A society that fails to stop child sacrifices will also be cursed. In the context of killing children, God warned: “If the people of the land, however, should ever disregard that man when he gives any of his offspring to Molech, so as not to put him to death, then I Myself will set My face against that man and against his family, and I will cut off from among their people both him and all those who play the harlot after him, by playing the harlot after Molech.” (Lev. 20:1-5). God further warned that He would punish the people of Canaan for their immoral practices (Lev. 18:24-29). Their curse dated back to the curse against Noah’s son Ham (Gen. 9:24-25). He also warned the Jews that He would curse the land if they sacrificed their children: “And shed innocent blood, the blood of their sons and their daughters, whom they sacrificed to the idols of Canaan; and the land was polluted with the blood.” (Ps. 106:38). God does not desire that any nation or any person perish (2 Pet. 3:9). He spared the people of Nineveh after they repented (Jonah 3:10). Yet, not wanting to punish an unrepentant nation doesn’t mean that God won’t eventually do so. He repeatedly judged Israel when it rebelled. Self-destructive behaviors between parents and their children is one sign of a curse on a nation: “Further, you will eat the flesh of your sons and the flesh of your daughters you will eat.” (Lev. 26:29; Dt. 28:53). From 1973 through 2016, more than 58 million legal abortions have occurred in the U.S. If God felt comfortable disciplining His chosen people when they rebelled, the western world should not express surprise if God also disciplines the western world for rebelling against His laws.
Punishments for wrongdoing must not be executed outside the criminal justice system. Mohandas Gandhi once famously criticized this passage in the Old Testament by stating: “An eye for an eye only ends up making the whole world blind.” Yet, as set forth above the point of God’s Law is to set forth a standard of proportional judgment. Some believe that Jesus repudiated this law when taught that a person who is attacked should not fight back (Matt. 5:38-43). Jesus, however, was not dismissing the Old Testament law as an inferior standard of morality. He was merely clarifying a misunderstanding about who was to carry out justice. Even in Old Testament times, personal vengeance was against God’s Law (See, Lev. 19:18; Rom. 12:19). Jesus’ point is that punishment should be carried out through the proper authority, not by the aggrieved individual. God uses His appointed leaders on Earth as His “avengers” against evil in the world (Rom. 13:4).
The law of gross negligence involving dangerous animals. Another example of the law of proportional punishment involved negligence in keeping dangerous animals. God required the owner’s death where the owner was on notice of the animal’s violent nature and the animal then kills another innocent person: “28 If an ox gores a man or a woman to death, the ox shall surely be stoned and its flesh shall not be eaten; but the owner of the ox shall go unpunished. 29 If, however, an ox was previously in the habit of goring and its owner has been warned, yet he does not confine it and it kills a man or a woman, the ox shall be stoned and its owner also shall be put to death.” (Ex. 21:28-29; Gen. 9:5). The modern day equivalent of this might be an owner of a pitbull who fails to put the animal down after an attack. If the animal attacks and kills again, the victim’s blood is on the owner’s head.
The law of restitution. Another part of divine justice is the payment of restitution. A tortfeasor had to compensate a victim for his or her crimes: “30 If a ransom is demanded of him, then he shall give for the redemption of his life whatever is demanded of him. 31 Whether it gores a son or a daughter, it shall be done to him according to the same rule.” (Ex. 21:30-31). A special exception to this rule existed in the case of indentured servants who had received money for an injury. If the servant received money from an injury, the money would go toward paying off part or all of the loan leading to the indentured servitude: “32 If the ox gores a male or female slave, the owner shall give his or her master thirty shekels of silver, and the ox shall be stoned.” (Ex. 21:30-32). This law effectively put a lien on the injured servant’s recovery. The master would not be able to profit from the servant’s injury. Presumably, the payment would either shorten or cancel out the indentured servitude depending upon the size of the payment. It is also interesting to note that the sum of 30 silver shekels was also the exact amount handed to Judas when he betrayed Jesus and handed Him over to the authorities (Matt. 26:15; 27:3, 9).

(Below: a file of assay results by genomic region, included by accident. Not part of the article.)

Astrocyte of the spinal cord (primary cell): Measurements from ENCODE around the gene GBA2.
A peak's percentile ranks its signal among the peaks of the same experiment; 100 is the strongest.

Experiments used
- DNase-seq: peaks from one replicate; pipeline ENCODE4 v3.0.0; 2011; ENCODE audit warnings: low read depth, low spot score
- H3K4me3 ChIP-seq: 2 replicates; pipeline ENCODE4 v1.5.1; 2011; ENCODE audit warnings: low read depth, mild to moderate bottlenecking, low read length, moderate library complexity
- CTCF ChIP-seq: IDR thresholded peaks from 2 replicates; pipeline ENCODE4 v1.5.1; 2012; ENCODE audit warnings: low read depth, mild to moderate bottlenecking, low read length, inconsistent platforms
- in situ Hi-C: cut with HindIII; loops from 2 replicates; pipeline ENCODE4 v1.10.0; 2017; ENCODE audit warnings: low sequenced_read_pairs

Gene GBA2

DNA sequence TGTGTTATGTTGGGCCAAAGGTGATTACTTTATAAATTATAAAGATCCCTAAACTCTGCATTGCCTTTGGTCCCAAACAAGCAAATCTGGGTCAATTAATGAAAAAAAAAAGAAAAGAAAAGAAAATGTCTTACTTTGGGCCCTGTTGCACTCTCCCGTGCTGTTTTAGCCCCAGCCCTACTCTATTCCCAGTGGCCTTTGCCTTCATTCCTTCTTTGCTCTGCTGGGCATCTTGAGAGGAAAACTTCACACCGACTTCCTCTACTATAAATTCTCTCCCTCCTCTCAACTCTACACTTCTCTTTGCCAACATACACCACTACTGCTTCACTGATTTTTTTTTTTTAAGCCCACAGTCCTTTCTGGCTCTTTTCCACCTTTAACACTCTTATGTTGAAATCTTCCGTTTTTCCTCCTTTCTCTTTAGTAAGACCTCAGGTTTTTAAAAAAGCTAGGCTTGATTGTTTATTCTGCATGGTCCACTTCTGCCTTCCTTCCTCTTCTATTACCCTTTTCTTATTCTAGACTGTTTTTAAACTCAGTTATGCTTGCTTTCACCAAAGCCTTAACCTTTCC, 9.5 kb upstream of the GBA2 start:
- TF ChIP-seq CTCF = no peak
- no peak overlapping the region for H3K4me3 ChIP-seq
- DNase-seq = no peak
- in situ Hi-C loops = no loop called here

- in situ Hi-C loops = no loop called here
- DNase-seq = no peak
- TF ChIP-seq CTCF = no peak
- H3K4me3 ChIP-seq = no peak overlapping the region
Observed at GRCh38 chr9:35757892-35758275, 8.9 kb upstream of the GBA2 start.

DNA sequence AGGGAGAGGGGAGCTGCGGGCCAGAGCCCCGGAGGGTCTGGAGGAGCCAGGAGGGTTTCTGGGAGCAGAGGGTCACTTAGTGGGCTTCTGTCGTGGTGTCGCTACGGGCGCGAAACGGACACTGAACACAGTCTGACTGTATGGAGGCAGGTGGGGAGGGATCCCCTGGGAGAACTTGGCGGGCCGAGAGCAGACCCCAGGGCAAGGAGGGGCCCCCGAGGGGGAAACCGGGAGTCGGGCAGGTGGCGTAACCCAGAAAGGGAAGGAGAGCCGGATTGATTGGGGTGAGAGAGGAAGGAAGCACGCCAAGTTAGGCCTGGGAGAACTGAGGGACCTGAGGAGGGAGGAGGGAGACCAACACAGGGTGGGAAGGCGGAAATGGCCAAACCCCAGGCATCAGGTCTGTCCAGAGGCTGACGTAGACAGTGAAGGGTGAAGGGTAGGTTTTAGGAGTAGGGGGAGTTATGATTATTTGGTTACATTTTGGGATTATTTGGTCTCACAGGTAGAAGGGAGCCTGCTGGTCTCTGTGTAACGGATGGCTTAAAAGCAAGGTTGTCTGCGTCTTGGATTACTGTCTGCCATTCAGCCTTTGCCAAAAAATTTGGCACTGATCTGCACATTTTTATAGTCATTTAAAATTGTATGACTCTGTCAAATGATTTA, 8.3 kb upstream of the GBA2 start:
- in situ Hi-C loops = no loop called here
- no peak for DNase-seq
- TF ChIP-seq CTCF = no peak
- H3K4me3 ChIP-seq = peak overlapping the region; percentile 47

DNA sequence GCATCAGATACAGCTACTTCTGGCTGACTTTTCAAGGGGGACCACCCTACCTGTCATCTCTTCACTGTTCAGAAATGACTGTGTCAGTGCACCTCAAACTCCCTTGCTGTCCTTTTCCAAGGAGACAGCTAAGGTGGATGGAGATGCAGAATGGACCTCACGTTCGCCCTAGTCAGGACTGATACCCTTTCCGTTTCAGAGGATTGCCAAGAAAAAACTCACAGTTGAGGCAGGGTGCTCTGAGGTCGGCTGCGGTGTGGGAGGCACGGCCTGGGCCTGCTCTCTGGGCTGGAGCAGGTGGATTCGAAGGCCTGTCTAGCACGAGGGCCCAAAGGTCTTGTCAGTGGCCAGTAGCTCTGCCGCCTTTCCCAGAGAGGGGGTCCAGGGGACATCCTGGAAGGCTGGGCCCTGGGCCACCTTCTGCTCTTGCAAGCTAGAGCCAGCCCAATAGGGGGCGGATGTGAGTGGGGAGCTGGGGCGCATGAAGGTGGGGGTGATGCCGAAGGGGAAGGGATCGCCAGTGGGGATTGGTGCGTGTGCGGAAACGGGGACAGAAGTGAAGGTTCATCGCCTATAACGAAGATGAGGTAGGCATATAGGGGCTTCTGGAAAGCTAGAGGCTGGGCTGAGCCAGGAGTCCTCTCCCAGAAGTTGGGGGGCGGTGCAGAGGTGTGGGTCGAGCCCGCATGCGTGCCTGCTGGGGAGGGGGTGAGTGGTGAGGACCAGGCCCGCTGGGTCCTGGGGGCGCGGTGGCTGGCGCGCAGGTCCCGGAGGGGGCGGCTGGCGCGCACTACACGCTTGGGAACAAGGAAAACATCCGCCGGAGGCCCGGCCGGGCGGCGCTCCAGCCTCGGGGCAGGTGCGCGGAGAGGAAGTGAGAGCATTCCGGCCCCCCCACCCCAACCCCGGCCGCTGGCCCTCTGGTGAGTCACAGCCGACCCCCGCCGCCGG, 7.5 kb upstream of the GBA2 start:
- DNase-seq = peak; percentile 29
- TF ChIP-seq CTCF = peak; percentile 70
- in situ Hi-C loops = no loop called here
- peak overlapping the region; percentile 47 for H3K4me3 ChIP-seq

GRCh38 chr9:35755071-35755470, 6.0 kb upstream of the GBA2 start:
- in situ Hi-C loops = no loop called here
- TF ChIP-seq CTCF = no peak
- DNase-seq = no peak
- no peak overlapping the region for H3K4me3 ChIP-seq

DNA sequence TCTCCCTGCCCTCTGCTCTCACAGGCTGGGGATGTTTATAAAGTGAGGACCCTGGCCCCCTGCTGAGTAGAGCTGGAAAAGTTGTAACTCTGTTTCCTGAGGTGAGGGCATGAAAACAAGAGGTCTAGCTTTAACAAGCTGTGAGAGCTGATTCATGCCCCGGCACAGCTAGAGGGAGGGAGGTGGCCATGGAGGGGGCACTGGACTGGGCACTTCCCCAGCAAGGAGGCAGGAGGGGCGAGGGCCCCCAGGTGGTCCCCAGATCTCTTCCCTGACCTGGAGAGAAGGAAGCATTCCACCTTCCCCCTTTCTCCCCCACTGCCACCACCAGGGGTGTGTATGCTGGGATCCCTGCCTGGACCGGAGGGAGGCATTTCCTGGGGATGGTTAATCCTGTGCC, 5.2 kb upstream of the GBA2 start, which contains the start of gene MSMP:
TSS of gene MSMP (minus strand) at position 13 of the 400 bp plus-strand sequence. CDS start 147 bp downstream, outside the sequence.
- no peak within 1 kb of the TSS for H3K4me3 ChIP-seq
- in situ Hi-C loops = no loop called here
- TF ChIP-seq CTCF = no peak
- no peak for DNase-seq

Biblical justice includes restitution5
Restitution for damaged property or livestock. Any act of negligence leading to the destruction of another person’s property or livestock required that the innocent party be made whole: “33 If a man opens a pit, or digs a pit and does not cover it over, and an ox or a donkey falls into it, 34 the owner of the pit shall make restitution; he shall give money to its owner, and the dead animal shall become his.” (Ex. 21:33-34). This also included damage caused by one owner’s animal damaging or hurting another animal: “35 If one man’s ox hurts another’s so that it dies, then they shall sell the live ox and divide its price equally; and also they shall divide the dead ox. 36 Or if it is known that the ox was previously in the habit of goring, yet its owner has not confined it, he shall surely pay ox for ox, and the dead animal shall become his.” (Ex. 21:35-36). Saying that you are sorry does not by itself fulfill God’s law. Are there victims of your sins that you need to make whole? If you have stolen from God, can you repay Him by making your life a living sacrifice (Rom. 12:1).
Christ did not relieve us of the need to pay restitution. Although seldom preached in churches today, Christ did not relieve us of our obligation to restore our victims. After Zaccheus accepted Jesus as Lord and Savior, he promised to pay restitution four times above the amount that he had defrauded from others in the past: “Zaccheus stopped and said to the Lord, ‘Behold, Lord, half of my possessions I will give to the poor, and if I have defrauded anyone of anything, I will give back four times as much.’” (Lk. 19:8). This suggests that Zaccheus had defrauded others in the past without any remorse (2 Sam. 12:6). Jesus did not correct him or say that this was unnecessary. Christians correctly teach the need for forgiveness. But churches still need to preach the need to pay restitution. If you fail to restore your victims, what kind of witness are you?
God will not accept our offerings unless we first restore our victims. God further commands that a person pay restitution “on the day he presents his guilt offering.” (Lev. 6:6). Jesus later clarified that you must restore your victims before you seek God’s forgiveness: “Therefore if you are presenting your offering at the altar, and there remember that your brother has something against you, leave your offering there before the altar and go; first be reconciled to your brother, and then come and present your offering.” (Matt. 5:23-24). Although failing to do this will not affect your salvation, failing to do this will affect your fellowship with God. Are there any people that you have wronged who need to be made whole?